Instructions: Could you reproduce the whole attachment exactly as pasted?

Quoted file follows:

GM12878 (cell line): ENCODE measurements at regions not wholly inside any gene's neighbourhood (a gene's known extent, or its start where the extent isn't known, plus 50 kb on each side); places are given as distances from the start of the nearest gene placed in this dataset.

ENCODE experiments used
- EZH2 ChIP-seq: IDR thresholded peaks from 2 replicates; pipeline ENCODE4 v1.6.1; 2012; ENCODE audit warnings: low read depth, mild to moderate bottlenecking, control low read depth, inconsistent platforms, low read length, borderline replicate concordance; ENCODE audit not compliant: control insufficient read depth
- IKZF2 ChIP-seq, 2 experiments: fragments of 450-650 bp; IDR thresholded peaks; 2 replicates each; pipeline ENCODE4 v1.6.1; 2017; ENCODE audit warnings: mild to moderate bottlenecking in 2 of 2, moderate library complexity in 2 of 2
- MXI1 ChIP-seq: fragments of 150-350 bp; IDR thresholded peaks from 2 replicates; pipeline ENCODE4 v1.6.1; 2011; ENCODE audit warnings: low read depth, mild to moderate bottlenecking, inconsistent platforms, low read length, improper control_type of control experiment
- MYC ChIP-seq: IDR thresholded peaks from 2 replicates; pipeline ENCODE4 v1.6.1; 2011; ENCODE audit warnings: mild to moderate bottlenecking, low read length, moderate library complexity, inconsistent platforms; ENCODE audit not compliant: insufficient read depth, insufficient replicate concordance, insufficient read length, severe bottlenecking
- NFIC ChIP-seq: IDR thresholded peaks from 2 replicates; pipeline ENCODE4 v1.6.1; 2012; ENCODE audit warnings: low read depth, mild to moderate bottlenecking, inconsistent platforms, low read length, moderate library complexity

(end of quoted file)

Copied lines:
GM12878 (cell line): ENCODE measurements at regions not wholly inside any gene's neighbourhood (a gene's known extent, or its start where the extent isn't known, plus 50 kb on each side); places are given as distances from the start of the nearest gene placed in this dataset.

ENCODE experiments used
- EZH2 ChIP-seq: IDR thresholded peaks from 2 replicates; pipeline ENCODE4 v1.6.1; 2012; ENCODE audit warnings: low read depth, mild to moderate bottlenecking, control low read depth, inconsistent platforms, low read length, borderline replicate concordance; ENCODE audit not compliant: control insufficient read depth
- IKZF2 ChIP-seq, 2 experiments: fragments of 450-650 bp; IDR thresholded peaks; 2 replicates each; pipeline ENCODE4 v1.6.1; 2017; ENCODE audit warnings: mild to moderate bottlenecking in 2 of 2, moderate library complexity in 2 of 2
- MXI1 ChIP-seq: fragments of 150-350 bp; IDR thresholded peaks from 2 replicates; pipeline ENCODE4 v1.6.1; 2011; ENCODE audit warnings: low read depth, mild to moderate bottlenecking, inconsistent platforms, low read length, improper control_type of control experiment
- MYC ChIP-seq: IDR thresholded peaks from 2 replicates; pipeline ENCODE4 v1.6.1; 2011; ENCODE audit warnings: mild to moderate bottlenecking, low read length, moderate library complexity, inconsistent platforms; ENCODE audit not compliant: insufficient read depth, insufficient replicate concordance, insufficient read length, severe bottlenecking
- NFIC ChIP-seq: IDR thresholded peaks from 2 replicates; pipeline ENCODE4 v1.6.1; 2012; ENCODE audit warnings: low read depth, mild to moderate bottlenecking, inconsistent platforms, low read length, moderate library complexity